That summer I was going to the dentist and out of boredom, read one of those illustrated kids bible stories about genesis, when the thought out of nowhere knocked the breath out of me: "God is just some super-epic level wizard outta Dungeons and Dragons!" The thought humored me for a while, and by the time I was about 14 a friend's older sibling heard me say that I believe in nothing, and then used the word atheist, which I didn't even know; after exploring the definition and concept later, I just kinda shrugged and said "meh, ok sure that's me...maybe agnostic for now though..."

I've just always known it was all crap. My mother used to take us to Sunday school, but I never understood how any of it was possible, so at 6 I finally told my mom that I didn't believe in any of it and didn't want to go any more.<br />
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Luckily for me, she took me at my word and stopped taking me. :)

I used to get so depressed because I knew I was just not makin' it as far as getting "close to God" was concerned. I went to private religious school my whole life, was a youth church leader and my whole social life was conducted within the confines of this church. I never knew anyone who smoked, drank, or even admitted to going to movies. At age 16 - we had "week of prayer" in our school twice a year - I questioned my prayers rising above the ceiling as I was told they would. I was told to keep on practicing and eventually they would get to heaven. I think that was my first clue - and my first doubting time. I was raised to become a minister or teachers wife - I married a jazz musician - my whole family was quite perturbed. After studying comparative religions in college - I found that Eastern philosophy is much more comforting to me than Christianity. I've been a Reverend in my own church (we chartered one, my friends and I). I no longer believe in organized religion. Look what it is doing to our planet right now - Mox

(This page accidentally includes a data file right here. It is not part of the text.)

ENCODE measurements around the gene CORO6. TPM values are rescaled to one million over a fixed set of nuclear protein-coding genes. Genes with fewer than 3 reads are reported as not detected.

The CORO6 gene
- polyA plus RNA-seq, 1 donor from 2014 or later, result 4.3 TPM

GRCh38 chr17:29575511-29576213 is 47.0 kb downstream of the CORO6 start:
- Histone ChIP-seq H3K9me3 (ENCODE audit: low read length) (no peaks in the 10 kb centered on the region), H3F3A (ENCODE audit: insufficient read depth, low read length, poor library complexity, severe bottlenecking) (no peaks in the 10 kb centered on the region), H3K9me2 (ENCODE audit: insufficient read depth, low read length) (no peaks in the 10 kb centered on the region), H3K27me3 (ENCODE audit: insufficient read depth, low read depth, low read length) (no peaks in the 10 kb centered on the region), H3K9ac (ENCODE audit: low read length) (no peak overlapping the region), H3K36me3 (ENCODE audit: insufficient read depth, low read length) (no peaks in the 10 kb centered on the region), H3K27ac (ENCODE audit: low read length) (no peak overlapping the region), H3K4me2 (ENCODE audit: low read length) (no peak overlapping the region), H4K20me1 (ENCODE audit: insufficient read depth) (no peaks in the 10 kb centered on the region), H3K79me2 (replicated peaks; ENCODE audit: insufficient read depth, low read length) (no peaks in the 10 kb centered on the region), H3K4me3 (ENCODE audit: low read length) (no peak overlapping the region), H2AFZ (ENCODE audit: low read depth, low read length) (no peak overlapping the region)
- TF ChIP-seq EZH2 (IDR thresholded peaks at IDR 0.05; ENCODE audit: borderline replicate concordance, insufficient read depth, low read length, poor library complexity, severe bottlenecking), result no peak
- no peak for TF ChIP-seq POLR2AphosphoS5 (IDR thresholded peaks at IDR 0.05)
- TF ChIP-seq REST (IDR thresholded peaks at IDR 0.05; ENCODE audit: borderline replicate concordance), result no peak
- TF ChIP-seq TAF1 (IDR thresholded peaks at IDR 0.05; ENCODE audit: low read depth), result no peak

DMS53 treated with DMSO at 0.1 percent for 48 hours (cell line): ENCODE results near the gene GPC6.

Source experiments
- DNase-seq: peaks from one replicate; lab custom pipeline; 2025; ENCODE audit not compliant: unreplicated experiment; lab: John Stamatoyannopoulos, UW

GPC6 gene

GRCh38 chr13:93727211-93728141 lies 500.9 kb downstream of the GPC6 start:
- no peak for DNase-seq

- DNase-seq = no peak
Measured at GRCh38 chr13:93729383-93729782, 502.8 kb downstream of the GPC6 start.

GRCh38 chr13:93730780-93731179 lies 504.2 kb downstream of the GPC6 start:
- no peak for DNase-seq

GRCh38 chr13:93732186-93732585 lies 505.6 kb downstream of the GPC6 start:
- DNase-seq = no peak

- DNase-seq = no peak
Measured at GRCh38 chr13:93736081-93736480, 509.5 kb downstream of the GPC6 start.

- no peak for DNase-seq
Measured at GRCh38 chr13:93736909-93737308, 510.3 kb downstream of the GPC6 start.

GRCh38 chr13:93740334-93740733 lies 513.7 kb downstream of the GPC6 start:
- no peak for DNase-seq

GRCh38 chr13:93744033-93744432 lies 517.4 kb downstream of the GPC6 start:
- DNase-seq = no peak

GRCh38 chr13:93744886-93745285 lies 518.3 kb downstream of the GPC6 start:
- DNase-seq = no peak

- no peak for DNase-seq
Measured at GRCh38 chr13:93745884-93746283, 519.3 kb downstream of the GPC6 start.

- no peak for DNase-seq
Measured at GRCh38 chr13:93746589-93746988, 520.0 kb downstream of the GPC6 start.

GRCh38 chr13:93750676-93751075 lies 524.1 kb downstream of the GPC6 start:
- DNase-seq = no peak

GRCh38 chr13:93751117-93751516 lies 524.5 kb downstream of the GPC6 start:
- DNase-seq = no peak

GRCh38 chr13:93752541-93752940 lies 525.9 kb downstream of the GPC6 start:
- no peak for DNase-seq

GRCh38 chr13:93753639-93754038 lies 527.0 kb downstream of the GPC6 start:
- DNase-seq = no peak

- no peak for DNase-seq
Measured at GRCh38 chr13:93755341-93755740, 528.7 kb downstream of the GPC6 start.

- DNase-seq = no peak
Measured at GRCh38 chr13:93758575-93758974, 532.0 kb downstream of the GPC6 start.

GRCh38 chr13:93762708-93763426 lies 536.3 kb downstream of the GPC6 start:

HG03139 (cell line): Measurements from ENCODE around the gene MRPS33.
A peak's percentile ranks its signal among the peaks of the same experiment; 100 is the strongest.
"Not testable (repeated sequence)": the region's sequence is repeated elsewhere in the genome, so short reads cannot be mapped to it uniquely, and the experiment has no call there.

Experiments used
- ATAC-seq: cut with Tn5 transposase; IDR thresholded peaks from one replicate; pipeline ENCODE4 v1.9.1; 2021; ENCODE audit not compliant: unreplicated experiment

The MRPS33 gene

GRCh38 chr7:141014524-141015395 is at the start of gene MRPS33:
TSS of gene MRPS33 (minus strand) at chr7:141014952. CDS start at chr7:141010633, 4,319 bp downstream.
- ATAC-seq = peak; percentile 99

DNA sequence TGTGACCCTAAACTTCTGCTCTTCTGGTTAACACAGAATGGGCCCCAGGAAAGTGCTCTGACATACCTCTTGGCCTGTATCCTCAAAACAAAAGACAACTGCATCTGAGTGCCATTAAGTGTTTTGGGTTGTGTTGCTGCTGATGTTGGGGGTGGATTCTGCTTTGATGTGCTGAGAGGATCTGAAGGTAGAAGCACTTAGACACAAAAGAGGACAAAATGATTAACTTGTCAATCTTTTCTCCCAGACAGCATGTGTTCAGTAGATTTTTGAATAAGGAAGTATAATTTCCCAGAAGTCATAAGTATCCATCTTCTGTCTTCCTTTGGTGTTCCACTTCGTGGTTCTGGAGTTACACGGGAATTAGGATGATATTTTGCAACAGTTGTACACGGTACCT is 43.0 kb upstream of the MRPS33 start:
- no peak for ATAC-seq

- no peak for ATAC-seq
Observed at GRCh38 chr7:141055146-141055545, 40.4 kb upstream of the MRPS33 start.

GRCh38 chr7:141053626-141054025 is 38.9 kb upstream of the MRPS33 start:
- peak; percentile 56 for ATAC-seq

Oh! Which eastern philosophy do u believe in? I am learning Confucianism, well.. Somehow i live with that and Buddhism( sometimes i can't distinguish two of them!) though i don't believe in all of the claims.

Oh, come on!!! **** is not even a swear word!

Then, why is it in stars?

Hey! Surely you can write the word **** on here without being censored!!?? We are atheists, aren't we? Can we not swear like atheists? We are already offensive to 92% of the population anyway!

about 17

I like the sound of you, Tardydoo. I too get sick and tired of my own fence-sitting (all because I am relatively tolerant and non-judgemental). So I am out and proud as well. I was not brought up in any religion but took myself off to a charismatic, evangelical church with a family we knew who had become born-again etc and made it seem absolutely f***in life-changingly superduper go-straight-to-heaven-don't-need-to-collect-$200-coz-the-Lord-will-make-you-rich-and-buy-you-a-Mercedes-convertible-if-you-only-have-faith-and-pray-to-Jesus!!!<br />